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Bank of America Small Business Owner Report Finds 82 Percent of Millennial Small Business Owners Are Optimistic About Their Local Economy

Also Finds 44 Percent of Millennials Can’t Run Their Business for More Than a Day Without Their Smartphone or Tablet

Thursday, November 13, 2014 9:00 am EST

Dateline:

CHARLOTTE, N.C.

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BAC
"Millennial small business owners have become a positive, driving force in our economy"

Small business owners, particularly members of the millennial generation, are more confident in the future of the local and national economies, according to the fall 2014 Small Business Owner Report, released today by Bank of America. According to the report, based on a semi-annual survey of 1,000 small business owners across the country, half (50 percent) of respondents believe their local economy will improve over the next 12 months, up from 45 percent a year ago, and 45 percent believe the national economy will improve over the same period, up from 41 percent a year ago. This iteration of the report examines specific concerns, aspirations and perspectives of three different generations of small business owners: millennials (ages 18-34), Generation-X (ages 35-49) and baby boomers (ages 50-68).

“Millennial small business owners have become a positive, driving force in our economy,” said Robb Hilson, Bank of America Small Business executive. “Whether it’s embracing and adapting to new technology, growing their business or confidently contributing to their local economies, they are a growing influence on our country’s economic success.”

The survey results vary significantly by age group, with the greatest optimism expressed by millennials. According to the survey, 82 percent of millennial respondents say they are confident that their local economy will improve over the next 12 months, followed by Gen-Xers at 50 percent and baby boomers at 41 percent. Additionally, the study shows that nearly three-quarters (74 percent) of millennials feel confident that the national economy will improve over the next 12 months, while only 45 percent of Gen-Xers and 35 percent of boomers feel the same way.

The research also finds a number of generational differences among small business owners in their perspectives on business growth:

  • Seventy-eight percent of millennial small business owners and 71 percent of Gen-Xers expect their revenue to increase over the next 12 months, compared to 52 percent of boomers.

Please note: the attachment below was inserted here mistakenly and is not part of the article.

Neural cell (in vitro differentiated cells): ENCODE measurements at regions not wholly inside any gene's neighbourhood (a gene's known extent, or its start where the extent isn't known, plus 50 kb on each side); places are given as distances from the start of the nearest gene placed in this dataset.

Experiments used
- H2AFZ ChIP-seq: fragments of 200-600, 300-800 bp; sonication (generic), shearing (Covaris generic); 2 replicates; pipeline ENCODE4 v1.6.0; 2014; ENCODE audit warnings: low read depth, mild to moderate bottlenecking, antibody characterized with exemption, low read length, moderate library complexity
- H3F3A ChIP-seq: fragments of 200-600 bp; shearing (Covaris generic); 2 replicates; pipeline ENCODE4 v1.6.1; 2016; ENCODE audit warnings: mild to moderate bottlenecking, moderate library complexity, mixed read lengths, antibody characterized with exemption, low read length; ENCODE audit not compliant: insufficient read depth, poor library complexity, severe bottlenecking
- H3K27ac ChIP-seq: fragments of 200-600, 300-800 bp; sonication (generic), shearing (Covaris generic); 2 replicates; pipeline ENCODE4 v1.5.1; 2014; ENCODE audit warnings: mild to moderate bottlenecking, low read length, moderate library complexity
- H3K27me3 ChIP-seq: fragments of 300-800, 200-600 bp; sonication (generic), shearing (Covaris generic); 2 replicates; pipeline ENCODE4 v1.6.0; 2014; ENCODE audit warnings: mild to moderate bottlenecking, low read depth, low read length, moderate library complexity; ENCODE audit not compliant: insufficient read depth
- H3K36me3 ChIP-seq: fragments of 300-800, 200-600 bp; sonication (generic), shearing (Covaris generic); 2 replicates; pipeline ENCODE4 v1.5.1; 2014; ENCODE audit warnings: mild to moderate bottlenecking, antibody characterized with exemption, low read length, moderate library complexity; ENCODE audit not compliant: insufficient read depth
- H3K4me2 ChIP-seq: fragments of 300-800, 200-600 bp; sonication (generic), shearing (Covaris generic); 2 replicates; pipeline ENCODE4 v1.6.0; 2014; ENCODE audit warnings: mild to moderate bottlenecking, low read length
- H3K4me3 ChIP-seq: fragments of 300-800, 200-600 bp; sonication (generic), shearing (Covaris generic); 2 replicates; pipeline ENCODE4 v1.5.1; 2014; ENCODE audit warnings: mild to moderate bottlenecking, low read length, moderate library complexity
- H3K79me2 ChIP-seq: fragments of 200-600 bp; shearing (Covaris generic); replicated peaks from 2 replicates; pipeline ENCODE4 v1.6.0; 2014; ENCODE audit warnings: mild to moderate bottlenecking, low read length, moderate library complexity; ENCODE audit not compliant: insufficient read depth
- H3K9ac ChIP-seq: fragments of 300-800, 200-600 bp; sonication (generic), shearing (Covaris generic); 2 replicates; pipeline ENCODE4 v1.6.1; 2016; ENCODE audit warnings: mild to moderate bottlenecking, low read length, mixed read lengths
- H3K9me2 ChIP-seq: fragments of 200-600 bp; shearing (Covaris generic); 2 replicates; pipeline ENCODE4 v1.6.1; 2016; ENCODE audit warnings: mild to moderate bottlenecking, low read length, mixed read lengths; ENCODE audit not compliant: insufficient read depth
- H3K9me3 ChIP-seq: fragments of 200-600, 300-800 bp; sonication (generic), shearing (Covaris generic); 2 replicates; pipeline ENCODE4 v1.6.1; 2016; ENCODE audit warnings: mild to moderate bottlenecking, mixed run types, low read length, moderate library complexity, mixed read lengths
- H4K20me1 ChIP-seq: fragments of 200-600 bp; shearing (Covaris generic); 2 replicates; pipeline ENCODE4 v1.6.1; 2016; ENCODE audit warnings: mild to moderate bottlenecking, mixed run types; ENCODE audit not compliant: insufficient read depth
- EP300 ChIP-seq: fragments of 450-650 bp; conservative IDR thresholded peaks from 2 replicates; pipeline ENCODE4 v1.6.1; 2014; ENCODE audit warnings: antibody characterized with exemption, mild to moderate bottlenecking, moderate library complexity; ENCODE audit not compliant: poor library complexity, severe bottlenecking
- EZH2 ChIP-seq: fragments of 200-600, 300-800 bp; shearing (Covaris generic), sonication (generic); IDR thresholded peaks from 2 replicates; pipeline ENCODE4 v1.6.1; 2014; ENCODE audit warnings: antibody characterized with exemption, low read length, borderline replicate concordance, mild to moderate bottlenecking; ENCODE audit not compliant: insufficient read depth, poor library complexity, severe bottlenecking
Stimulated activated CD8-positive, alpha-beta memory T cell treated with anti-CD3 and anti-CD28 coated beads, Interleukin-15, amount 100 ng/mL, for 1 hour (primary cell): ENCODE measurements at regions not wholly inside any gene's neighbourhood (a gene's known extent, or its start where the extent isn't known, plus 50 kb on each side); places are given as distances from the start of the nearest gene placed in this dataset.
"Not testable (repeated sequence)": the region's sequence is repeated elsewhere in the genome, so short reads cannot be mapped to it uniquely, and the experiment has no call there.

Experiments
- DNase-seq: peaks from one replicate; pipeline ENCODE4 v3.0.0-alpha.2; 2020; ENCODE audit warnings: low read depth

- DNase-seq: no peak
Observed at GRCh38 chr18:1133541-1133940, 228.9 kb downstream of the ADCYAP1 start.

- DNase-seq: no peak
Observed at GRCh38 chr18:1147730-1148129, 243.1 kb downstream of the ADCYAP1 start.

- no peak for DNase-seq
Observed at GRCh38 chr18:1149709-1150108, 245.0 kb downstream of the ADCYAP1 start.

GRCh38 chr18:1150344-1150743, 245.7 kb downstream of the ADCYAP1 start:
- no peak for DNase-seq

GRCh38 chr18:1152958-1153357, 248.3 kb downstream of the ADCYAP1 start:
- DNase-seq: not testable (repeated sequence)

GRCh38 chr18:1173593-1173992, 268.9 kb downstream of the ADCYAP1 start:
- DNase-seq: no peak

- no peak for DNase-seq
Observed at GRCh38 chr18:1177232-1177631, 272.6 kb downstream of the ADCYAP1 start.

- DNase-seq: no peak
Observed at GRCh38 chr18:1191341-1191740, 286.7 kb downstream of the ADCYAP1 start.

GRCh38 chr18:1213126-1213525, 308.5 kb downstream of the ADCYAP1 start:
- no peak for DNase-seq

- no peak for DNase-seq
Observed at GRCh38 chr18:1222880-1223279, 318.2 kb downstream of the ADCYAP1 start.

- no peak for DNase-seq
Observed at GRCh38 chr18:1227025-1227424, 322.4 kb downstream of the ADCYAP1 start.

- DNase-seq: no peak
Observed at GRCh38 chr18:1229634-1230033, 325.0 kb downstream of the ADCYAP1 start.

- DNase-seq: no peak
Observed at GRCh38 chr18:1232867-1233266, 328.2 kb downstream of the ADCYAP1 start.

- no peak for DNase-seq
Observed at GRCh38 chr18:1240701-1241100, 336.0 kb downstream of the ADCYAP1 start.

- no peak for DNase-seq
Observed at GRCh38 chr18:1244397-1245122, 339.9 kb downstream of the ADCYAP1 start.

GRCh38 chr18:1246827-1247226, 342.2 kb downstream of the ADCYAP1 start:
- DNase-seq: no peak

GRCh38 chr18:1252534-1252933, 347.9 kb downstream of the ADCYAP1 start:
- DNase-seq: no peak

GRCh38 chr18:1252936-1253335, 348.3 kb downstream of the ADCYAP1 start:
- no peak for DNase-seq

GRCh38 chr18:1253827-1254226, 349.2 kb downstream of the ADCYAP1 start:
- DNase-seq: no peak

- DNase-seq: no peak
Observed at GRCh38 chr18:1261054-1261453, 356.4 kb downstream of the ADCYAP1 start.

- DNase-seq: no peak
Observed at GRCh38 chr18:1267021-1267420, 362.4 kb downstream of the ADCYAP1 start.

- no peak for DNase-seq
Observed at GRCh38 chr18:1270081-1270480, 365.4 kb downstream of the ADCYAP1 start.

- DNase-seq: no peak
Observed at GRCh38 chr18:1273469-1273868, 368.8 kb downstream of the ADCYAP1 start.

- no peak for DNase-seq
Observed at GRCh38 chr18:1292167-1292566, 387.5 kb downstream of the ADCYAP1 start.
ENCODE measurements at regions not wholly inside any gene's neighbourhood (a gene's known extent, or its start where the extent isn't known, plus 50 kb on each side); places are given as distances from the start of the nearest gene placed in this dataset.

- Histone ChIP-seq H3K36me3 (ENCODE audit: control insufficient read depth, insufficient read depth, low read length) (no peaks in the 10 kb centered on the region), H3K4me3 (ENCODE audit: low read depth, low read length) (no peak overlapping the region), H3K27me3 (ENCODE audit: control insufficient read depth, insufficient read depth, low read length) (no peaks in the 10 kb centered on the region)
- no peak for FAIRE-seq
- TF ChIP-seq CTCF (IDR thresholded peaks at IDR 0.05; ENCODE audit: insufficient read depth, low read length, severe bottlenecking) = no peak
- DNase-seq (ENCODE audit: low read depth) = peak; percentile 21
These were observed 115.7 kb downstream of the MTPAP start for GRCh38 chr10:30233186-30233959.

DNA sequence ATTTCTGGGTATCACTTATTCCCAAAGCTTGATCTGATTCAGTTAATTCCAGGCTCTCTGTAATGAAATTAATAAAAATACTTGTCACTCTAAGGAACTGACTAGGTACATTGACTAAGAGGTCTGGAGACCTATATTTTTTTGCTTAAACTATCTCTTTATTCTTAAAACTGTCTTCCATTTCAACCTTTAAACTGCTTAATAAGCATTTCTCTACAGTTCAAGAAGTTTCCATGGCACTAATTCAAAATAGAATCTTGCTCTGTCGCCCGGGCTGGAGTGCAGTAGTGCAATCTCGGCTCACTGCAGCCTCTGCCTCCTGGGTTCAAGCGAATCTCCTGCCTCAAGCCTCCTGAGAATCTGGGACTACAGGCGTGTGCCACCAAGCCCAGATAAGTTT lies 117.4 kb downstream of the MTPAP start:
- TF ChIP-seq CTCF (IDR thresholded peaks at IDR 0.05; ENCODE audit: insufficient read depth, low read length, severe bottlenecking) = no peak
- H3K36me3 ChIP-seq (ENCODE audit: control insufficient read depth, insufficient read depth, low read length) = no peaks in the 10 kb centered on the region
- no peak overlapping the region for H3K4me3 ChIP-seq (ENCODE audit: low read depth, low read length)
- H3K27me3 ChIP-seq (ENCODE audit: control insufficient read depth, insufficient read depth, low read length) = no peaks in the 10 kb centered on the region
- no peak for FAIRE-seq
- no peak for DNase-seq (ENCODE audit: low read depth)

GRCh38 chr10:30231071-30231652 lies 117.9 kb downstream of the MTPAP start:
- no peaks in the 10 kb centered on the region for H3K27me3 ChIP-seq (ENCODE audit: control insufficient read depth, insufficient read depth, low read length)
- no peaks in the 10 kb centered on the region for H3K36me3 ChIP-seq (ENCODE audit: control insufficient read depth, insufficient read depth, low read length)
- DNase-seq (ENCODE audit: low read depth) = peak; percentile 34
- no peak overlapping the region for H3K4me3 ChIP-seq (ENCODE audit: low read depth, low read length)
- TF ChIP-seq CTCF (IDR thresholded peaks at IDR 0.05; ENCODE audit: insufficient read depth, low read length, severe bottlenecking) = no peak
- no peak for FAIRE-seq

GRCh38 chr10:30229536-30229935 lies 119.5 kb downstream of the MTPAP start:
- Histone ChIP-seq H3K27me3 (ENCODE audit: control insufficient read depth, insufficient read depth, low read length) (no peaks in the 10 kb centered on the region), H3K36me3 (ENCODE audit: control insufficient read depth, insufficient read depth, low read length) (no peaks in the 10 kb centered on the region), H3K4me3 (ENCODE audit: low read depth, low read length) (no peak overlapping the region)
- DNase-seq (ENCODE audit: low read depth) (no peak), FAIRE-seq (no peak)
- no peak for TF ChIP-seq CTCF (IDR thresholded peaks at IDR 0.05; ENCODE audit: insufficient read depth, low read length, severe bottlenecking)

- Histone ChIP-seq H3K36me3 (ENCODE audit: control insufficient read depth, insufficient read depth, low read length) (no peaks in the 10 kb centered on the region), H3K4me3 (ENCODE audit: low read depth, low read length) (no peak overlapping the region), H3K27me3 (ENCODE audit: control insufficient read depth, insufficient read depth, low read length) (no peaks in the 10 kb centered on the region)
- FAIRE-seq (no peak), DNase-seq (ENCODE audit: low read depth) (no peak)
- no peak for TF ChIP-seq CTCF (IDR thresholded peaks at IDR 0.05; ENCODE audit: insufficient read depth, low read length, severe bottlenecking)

• Nearly nine in 10 millennials (87 percent) plan to grow their business over the next five years, compared to 73 percent of Gen-Xers and 57 percent of boomers.
  • When asked about expansion plans for their business in the next 12 months, Gen-Xers and boomers are most likely to target new industries and new customers (51 percent and 40 percent, respectively), while millennials are most likely to expand by hiring additional staff (59 percent).
  • Small business owners believe they will be ending their year on a good note, with more than three-quarters (77 percent) expecting to achieve their year-end revenue goals. Millennials are the most optimistic, with 93 percent believing they will meet their target, compared to 80 percent of Gen-Xers and 73 percent of boomers.

Influence of technology different among generations
While more than half (58 percent) of boomer small business owners give themselves an “A” or “B” when asked to grade the tech savviness of themselves or their business, millennial and Gen-X business owners rate their tech savviness significantly higher. Not surprisingly, 85 percent of millennials gave themselves an A or B, and 74 percent of Gen-Xers graded themselves an A or B.

Despite the fact that more than half the boomer respondents rated their tech savviness at an A or B level, the majority (59 percent) also indicated they could run their business successfully “indefinitely” without their smartphone or tablet, compared to only 22 percent of millennials and 39 percent of Gen-Xers. In fact, 44 percent of millennials and Gen-Xers said they could only successfully run their business without a smartphone or tablet for one day or less.

Across all three generations, small business owners agree that technology allows them to feel more in control of their business. When asked about technology as it relates to managing the day-to-day aspects of their business, 58 percent of survey respondents said it allows them to feel more in control, and 71 percent believe that technology saves them time.

Generational identities and perceptions
The report also asked small business owners to identify key traits that best describe their generation. One-third of Gen-Xers (33 percent) and more than half (52 percent) of boomers describe their respective generations as “hardworking/dedicated,” compared to only 7 percent of millennials who share that view about their generation. At the same time, however, millennials view their generation as “creative” (26 percent), “confident” (18 percent), and “optimistic” (15 percent). Gen-Xers are more likely than any other generation to describe themselves as “independent” (15 percent) and “realistic” (11 percent).

Even though millennial small business owners seem to be most poised for growth, 37 percent of Gen-Xers and 38 percent of boomers think millennials are entitled and want success without putting in hard work. On the other hand, 21 percent of millennials say they value the mentorship that older generations provide and believe Gen-Xers and boomers value and reward loyalty (22 percent).

Living the American Dream